Strabo, Geography (English) (XML Header) [genre: prose] [word count] [Str.].
<<Str. 9.2.28 Str. 9.2.33 (Greek English(2)) >>Str. 9.2.40


Platææ, which the poet uses in the singular number, lies at the foot of Cithæron, between this mountain and Thebes, on the road to Athens and Megara; it is on the borders of Attica and Bœotia, for Eleutheræ is near, which some say belongs to Attica, others to Bœotia. We have said that the Asopus flows beside Plateæ. There the army of the Greeks entirely destroyed Mardonius and three hundred thousand Persians. They dedicated there a temple to Jupiter Eleutherius, and instituted gymnastic games, called Eleutheria, in which the victor was crowned. The tombs erected at the public expense, in honour of those who died in the battle, are to be seen there. In the Sicyonian district is a demus called Platææ, where the poet Mnasalces was born: the monument of Mnasalces of Platææ.
Glissas, [Note] Homer says, is a village on Mount Hypatus, which is near Teumessus and Cadmeia, in the Theban territory. * * * * * * * beneath is what is called the Aonian plain, which extends from Mount Hypatus [to Cadmeia?]. [Note]

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32. By these words of the poet, those who occupied under Thebes, [Note]
Il. ii. 505.
some understand a small town, called Under-Thebes, others Potniæ, for Thebes was abandoned after the expedition of the Epigoni, and took no part in the Trojan war. Others say that they did take part in it, but that they lived at that time under Cadmeia, in the plain country, after the incursion of the Epigoni, being unable to rebuild the Cadmeia. As Thebes was called Cadmeia, the poet says that the Thebans of that time lived under Thebes instead of under Cadmeia. 9.2.33

The Amphictyonic council usually assembled at Onchestus, in the territory of Haliartus, near the lake Copais, and the Teneric plain. It is situated on a height, devoid of trees, where is a temple of Neptune also without trees. For the poets, for the sake of ornament, called all sacred places groves, although they were without trees. Such is the language of Pindar, when speaking of Apollo: He traversed in his onward way the earth and sea; he stood upon the heights of the lofty mountains; he shook the caves in their deep recesses, and overthrew the foundations of the sacred groves or temples. As Alcæus is mistaken in the altering the name of the river Cuarius, so he makes a great error in placing Onchestus at the extremities of Helicon, whereas it is situated very far from this mountain. 9.2.34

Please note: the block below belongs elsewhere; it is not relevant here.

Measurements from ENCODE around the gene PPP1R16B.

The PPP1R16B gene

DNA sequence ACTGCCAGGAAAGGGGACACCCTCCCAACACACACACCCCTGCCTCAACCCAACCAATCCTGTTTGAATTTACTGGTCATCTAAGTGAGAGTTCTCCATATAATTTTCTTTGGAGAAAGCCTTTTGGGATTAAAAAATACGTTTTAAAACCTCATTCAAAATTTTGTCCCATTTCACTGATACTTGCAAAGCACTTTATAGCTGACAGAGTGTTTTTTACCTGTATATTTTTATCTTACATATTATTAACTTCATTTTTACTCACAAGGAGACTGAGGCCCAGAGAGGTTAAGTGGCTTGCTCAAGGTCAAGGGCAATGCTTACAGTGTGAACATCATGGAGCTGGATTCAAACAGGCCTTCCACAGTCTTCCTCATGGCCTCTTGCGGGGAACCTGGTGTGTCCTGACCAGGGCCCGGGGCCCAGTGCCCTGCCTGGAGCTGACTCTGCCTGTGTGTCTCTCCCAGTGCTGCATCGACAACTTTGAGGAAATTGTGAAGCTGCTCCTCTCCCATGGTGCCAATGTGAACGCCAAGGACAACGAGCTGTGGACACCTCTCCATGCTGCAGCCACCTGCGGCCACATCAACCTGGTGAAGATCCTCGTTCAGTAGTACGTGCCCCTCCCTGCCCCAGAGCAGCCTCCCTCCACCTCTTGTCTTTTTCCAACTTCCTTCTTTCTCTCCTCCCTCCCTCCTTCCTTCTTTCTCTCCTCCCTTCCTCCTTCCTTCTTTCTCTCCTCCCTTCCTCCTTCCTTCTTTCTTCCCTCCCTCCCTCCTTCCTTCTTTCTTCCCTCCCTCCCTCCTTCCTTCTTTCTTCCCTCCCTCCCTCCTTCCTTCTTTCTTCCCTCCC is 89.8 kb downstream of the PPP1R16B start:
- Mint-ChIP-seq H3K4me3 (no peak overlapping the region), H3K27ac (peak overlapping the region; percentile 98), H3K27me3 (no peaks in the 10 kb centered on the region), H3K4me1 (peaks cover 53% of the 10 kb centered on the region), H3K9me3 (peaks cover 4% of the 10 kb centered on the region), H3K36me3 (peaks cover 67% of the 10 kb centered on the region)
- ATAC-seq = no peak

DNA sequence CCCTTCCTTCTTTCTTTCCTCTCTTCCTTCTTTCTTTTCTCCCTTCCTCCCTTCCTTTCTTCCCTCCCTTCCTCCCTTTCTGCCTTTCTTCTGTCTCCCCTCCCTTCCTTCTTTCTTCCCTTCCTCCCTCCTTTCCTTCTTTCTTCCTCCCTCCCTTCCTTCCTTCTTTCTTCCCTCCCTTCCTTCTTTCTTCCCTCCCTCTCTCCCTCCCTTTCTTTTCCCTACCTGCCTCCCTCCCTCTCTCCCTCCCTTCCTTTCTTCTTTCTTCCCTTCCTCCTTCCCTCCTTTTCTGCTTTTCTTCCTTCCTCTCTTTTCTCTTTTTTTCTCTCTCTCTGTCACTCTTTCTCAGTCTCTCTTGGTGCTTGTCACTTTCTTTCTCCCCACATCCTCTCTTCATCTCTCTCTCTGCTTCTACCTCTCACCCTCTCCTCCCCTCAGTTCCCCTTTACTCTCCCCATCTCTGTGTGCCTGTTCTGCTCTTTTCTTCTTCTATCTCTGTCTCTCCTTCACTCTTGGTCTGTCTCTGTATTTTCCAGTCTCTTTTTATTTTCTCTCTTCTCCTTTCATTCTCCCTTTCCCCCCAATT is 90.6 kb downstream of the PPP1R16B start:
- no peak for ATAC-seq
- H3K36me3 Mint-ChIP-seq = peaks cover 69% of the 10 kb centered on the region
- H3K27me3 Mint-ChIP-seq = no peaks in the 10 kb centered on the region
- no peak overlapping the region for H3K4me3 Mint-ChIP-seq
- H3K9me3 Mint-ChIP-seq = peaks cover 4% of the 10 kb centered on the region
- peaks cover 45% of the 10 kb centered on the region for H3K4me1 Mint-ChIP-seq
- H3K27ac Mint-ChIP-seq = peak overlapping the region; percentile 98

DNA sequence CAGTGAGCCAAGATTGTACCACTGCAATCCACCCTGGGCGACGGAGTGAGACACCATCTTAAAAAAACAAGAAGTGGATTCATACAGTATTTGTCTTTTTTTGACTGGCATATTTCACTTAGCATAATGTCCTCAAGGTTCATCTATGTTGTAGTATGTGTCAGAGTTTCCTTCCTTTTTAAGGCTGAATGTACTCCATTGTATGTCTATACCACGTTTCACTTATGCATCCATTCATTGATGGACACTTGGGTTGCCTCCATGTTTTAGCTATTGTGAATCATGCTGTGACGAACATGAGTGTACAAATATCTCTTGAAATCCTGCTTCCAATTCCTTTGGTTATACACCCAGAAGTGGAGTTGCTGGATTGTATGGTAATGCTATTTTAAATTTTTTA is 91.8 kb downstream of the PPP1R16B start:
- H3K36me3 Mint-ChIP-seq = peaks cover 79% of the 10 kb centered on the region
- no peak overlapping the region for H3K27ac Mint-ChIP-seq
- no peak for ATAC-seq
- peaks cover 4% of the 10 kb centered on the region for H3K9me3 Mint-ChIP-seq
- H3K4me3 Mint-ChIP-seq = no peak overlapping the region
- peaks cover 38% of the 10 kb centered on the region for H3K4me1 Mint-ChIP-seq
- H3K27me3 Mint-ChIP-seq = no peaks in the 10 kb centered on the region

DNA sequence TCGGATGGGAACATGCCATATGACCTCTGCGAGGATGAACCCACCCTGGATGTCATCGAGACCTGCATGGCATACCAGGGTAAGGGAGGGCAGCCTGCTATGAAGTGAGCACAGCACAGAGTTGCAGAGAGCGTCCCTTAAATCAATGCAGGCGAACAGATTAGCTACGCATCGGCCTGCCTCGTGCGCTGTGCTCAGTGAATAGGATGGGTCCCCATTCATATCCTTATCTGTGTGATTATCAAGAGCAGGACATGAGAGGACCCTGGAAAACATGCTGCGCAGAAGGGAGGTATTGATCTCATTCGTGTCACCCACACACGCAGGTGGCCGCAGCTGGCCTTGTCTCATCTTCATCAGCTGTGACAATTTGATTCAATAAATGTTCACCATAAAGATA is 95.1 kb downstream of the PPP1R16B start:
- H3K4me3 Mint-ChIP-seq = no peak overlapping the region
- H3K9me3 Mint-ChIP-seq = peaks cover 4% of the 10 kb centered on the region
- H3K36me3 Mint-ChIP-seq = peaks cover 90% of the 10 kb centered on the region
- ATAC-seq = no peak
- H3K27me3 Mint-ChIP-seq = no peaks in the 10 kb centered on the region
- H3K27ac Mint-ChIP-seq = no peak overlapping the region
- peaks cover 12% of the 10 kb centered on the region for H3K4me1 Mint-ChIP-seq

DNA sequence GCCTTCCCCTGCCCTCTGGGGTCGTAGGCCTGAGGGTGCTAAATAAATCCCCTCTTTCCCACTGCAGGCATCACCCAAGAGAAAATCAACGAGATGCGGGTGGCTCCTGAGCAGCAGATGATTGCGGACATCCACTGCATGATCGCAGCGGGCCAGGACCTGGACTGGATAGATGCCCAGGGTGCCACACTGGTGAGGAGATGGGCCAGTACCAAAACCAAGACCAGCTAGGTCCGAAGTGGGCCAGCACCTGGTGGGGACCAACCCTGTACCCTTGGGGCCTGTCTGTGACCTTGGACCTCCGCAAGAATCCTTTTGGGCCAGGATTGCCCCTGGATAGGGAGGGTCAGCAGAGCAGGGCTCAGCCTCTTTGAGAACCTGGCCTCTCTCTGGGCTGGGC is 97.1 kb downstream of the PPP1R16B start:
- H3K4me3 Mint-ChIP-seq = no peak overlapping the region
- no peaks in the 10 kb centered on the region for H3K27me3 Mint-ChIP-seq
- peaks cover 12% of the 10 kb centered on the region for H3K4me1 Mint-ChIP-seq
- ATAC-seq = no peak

The Teneric plain has its name from Tenerus. According to mythology, he was the son of Apollo and Melia, and declared the answers of the oracle at the mountain Ptoum, [Note] which, the same poet says, had three peaks: At one time he occupied the caves of the three-headed Ptoum;
and he calls Tenerus the prophet, dwelling in the temple, and having the same name as the soil on which it stands. "The Ptoum is situated above the Teneric plain, and the lake Copaïs, near Acræphium.

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Both the oracle and the mountain belonged to the Thebans.

Acrsephium [Note] itself is situated upon a height. This, it is said, is the place called Arne by the poet, having the same name as the Thessalian Arnē. 9.2.35

Some say that Arnē and Mideia were swallowed up by the lake. Zenodotus, however, when he writes the verse thus, they who occupied Ascra abounding with vines, [Note]
Il. ii. 507.
does not seem to have read Hesiod's description of his native country, and what has been said by Eudoxus, who relates things much more to the disparagement of Ascra. For how could any one believe that such a place could have been described by the poet as abounding with vines?
Neither are those persons in the right, who substitute in this passage Tarnē for Arnē, for there is not a place of the name of Tarne to be found in Bœotia, although there is in Lydia. Homer mentions it, Idomeneus then slew Phæstus, the son of Borus, the artificer, who came from the fruitful soil of Tarn. [Note] Besides Alalcomenæ and Tilphossium, which are near the lake, Chæroneia, Lebadia, and Leuctra, are worthy of notice. 9.2.36

The poet mentions Alalcomenæ, [Note] but not in the Cata logue;. the Argive Juno and Minerva of Alalcomenæ. [Note]
Il. iv. 8.
It has an ancient temple of Minerva, which is held in great veneration. It is said that this was the place of her birth, as Argos was that of Juno, and that Homer gave to both these goddesses designations derived from their native places. Perhaps for this reason he has not mentioned, in the Catalogue, the inhabitants; for having a sacred character, they were exempted from military service. Indeed the city has never suffered devastation by an enemy, although it is inconsiderable in size, and its position is weak, for it is situated in a plain.

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All in reverence to the goddess abstained from every act of violence; wherefore the Thebans, at the time of the expedition of the Epigoni, abandoning their own city, are said to have taken refuge here, and on the strong mountain above it, the Tilphossium. [Note] Below Tilphossium is the fountain Tilphossa, and the monument of Teiresias, who died there on the retreat.

Strabo, Geography (English) (XML Header) [genre: prose] [word count] [Str.].
<<Str. 9.2.28 Str. 9.2.33 (Greek English(2)) >>Str. 9.2.40

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